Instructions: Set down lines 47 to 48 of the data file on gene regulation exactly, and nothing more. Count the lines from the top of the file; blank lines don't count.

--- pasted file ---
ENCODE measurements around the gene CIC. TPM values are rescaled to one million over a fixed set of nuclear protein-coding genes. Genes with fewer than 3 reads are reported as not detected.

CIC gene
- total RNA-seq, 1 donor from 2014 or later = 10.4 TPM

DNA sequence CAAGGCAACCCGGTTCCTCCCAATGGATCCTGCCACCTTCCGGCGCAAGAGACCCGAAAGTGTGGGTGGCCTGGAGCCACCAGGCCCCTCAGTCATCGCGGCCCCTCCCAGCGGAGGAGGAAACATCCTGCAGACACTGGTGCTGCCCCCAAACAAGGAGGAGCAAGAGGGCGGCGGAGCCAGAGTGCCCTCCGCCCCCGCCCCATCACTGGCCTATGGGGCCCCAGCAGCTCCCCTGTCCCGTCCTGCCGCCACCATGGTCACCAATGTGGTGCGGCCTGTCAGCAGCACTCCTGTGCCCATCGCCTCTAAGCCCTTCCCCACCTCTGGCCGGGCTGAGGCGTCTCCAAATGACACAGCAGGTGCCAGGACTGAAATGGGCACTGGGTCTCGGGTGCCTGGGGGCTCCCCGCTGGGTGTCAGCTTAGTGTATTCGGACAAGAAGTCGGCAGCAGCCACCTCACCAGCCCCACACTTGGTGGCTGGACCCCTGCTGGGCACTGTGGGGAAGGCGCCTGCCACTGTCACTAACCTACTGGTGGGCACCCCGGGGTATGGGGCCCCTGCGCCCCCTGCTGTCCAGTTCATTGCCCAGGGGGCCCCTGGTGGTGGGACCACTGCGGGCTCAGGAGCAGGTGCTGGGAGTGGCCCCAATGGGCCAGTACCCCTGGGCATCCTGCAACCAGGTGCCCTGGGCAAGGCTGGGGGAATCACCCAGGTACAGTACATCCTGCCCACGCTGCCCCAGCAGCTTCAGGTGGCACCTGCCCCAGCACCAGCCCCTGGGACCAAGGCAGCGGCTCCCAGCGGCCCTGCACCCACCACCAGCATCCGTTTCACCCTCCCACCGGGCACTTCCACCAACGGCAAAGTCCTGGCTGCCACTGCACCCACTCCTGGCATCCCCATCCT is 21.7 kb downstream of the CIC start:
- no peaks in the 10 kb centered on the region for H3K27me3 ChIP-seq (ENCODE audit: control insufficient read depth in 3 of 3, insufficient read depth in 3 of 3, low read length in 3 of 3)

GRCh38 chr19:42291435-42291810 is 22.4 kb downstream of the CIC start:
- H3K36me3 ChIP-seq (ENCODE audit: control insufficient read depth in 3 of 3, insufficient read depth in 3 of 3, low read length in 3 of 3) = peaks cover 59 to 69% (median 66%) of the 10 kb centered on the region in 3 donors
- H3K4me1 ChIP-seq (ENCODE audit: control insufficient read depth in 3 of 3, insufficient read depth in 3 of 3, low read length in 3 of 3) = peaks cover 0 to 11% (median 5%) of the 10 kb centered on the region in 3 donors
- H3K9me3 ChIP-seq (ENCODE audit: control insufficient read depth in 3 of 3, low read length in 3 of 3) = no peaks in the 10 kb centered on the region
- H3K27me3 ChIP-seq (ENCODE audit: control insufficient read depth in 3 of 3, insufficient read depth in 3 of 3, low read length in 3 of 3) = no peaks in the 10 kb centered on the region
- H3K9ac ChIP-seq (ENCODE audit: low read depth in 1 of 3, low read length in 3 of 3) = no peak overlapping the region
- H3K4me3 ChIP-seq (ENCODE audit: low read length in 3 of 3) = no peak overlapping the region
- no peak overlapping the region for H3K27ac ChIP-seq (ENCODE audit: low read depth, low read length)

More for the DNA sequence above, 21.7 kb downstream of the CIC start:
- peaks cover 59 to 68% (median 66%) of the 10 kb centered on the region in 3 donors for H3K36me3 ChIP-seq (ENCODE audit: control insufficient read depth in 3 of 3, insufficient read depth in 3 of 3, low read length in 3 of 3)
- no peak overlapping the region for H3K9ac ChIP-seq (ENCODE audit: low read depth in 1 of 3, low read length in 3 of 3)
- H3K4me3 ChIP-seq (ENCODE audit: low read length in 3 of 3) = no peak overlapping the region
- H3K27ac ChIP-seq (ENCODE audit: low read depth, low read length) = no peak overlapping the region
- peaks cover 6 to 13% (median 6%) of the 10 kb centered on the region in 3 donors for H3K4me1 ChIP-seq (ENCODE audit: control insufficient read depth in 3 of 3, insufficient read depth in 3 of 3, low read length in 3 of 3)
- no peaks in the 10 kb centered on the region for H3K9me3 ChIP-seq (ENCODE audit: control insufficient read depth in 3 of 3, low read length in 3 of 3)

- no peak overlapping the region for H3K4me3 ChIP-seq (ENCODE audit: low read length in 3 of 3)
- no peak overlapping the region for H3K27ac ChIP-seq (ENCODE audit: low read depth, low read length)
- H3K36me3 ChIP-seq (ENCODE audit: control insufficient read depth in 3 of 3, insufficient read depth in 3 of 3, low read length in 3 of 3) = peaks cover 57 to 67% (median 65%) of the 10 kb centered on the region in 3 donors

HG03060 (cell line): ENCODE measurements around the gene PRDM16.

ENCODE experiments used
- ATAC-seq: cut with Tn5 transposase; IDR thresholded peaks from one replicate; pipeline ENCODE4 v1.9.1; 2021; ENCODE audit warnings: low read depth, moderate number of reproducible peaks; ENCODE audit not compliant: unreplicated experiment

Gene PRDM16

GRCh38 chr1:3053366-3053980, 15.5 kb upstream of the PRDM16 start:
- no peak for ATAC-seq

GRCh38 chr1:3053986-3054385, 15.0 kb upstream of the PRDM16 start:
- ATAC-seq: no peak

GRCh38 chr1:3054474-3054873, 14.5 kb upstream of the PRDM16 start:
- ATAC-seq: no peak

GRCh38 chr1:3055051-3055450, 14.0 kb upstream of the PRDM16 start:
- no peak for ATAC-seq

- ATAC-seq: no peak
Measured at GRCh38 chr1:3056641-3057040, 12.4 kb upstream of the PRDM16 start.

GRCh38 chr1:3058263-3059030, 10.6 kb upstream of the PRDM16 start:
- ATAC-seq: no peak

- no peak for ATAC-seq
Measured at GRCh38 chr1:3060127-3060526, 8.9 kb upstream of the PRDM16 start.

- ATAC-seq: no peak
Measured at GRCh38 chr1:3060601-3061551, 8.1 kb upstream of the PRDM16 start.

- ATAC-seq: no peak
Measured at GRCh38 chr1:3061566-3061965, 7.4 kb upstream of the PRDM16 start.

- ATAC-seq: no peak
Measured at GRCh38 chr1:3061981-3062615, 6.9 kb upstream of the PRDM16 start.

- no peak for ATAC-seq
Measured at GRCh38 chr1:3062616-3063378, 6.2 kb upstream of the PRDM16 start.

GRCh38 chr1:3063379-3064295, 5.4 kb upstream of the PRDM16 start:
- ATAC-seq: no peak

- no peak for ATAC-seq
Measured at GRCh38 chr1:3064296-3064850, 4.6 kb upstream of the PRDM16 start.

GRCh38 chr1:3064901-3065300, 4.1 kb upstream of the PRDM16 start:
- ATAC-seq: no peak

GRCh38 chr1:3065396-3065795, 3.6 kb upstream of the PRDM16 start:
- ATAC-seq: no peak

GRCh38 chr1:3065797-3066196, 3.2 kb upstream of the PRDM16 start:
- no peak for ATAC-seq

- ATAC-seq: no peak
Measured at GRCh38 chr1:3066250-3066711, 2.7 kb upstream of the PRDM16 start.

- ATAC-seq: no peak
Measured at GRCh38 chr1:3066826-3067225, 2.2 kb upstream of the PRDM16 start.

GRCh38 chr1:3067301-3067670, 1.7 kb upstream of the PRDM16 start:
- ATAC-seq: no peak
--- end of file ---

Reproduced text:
Measured at GRCh38 chr1:3061981-3062615, 6.9 kb upstream of the PRDM16 start.

- no peak for ATAC-seq